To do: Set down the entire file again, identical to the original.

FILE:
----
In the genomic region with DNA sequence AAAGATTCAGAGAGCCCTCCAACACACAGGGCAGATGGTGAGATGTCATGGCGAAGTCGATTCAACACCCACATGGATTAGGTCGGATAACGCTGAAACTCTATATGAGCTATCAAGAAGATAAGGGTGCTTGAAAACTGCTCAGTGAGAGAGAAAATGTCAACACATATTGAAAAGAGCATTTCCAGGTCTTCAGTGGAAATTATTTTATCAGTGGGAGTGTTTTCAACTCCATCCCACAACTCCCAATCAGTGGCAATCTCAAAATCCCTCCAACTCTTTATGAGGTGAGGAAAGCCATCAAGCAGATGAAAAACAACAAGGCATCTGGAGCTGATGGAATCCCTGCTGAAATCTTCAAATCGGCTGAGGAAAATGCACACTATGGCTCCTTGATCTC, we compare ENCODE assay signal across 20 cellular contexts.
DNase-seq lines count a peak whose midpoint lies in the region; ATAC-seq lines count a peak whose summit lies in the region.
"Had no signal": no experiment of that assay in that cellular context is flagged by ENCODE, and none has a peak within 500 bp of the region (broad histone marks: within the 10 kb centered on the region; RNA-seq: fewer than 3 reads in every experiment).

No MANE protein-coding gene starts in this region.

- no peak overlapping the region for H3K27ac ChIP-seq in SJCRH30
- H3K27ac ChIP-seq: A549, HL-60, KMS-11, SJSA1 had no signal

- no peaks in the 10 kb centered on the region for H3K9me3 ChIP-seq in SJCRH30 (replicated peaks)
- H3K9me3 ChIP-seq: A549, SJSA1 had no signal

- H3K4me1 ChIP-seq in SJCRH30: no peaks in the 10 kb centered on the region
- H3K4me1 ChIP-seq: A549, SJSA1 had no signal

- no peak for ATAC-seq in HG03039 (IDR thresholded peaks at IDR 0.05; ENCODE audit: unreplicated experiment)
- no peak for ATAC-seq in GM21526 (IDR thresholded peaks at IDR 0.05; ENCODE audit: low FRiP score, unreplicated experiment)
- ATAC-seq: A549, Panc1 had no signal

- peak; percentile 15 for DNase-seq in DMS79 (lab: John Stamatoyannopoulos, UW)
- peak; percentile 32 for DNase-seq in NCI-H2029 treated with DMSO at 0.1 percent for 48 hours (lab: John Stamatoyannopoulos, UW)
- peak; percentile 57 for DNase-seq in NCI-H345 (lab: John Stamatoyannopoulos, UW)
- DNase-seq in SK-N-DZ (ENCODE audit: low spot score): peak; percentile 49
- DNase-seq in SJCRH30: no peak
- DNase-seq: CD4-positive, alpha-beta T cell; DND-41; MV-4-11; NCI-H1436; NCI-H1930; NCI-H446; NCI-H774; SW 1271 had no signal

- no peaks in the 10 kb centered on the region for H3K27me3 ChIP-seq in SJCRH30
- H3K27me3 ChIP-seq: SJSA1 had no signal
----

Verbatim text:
In the genomic region with DNA sequence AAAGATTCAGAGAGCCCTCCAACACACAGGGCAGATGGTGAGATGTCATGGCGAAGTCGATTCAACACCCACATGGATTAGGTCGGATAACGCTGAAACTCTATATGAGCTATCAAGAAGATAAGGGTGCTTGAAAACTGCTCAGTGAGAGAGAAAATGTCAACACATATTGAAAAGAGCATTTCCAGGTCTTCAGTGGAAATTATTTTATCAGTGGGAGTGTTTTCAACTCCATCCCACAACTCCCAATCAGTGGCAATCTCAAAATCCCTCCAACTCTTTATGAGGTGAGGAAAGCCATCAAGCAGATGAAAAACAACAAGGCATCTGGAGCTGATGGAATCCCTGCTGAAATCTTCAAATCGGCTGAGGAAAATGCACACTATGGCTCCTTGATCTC, we compare ENCODE assay signal across 20 cellular contexts.
DNase-seq lines count a peak whose midpoint lies in the region; ATAC-seq lines count a peak whose summit lies in the region.
"Had no signal": no experiment of that assay in that cellular context is flagged by ENCODE, and none has a peak within 500 bp of the region (broad histone marks: within the 10 kb centered on the region; RNA-seq: fewer than 3 reads in every experiment).

No MANE protein-coding gene starts in this region.

- no peak overlapping the region for H3K27ac ChIP-seq in SJCRH30
- H3K27ac ChIP-seq: A549, HL-60, KMS-11, SJSA1 had no signal

- no peaks in the 10 kb centered on the region for H3K9me3 ChIP-seq in SJCRH30 (replicated peaks)
- H3K9me3 ChIP-seq: A549, SJSA1 had no signal

- H3K4me1 ChIP-seq in SJCRH30: no peaks in the 10 kb centered on the region
- H3K4me1 ChIP-seq: A549, SJSA1 had no signal

- no peak for ATAC-seq in HG03039 (IDR thresholded peaks at IDR 0.05; ENCODE audit: unreplicated experiment)
- no peak for ATAC-seq in GM21526 (IDR thresholded peaks at IDR 0.05; ENCODE audit: low FRiP score, unreplicated experiment)
- ATAC-seq: A549, Panc1 had no signal

- peak; percentile 15 for DNase-seq in DMS79 (lab: John Stamatoyannopoulos, UW)
- peak; percentile 32 for DNase-seq in NCI-H2029 treated with DMSO at 0.1 percent for 48 hours (lab: John Stamatoyannopoulos, UW)
- peak; percentile 57 for DNase-seq in NCI-H345 (lab: John Stamatoyannopoulos, UW)
- DNase-seq in SK-N-DZ (ENCODE audit: low spot score): peak; percentile 49
- DNase-seq in SJCRH30: no peak
- DNase-seq: CD4-positive, alpha-beta T cell; DND-41; MV-4-11; NCI-H1436; NCI-H1930; NCI-H446; NCI-H774; SW 1271 had no signal

- no peaks in the 10 kb centered on the region for H3K27me3 ChIP-seq in SJCRH30
- H3K27me3 ChIP-seq: SJSA1 had no signal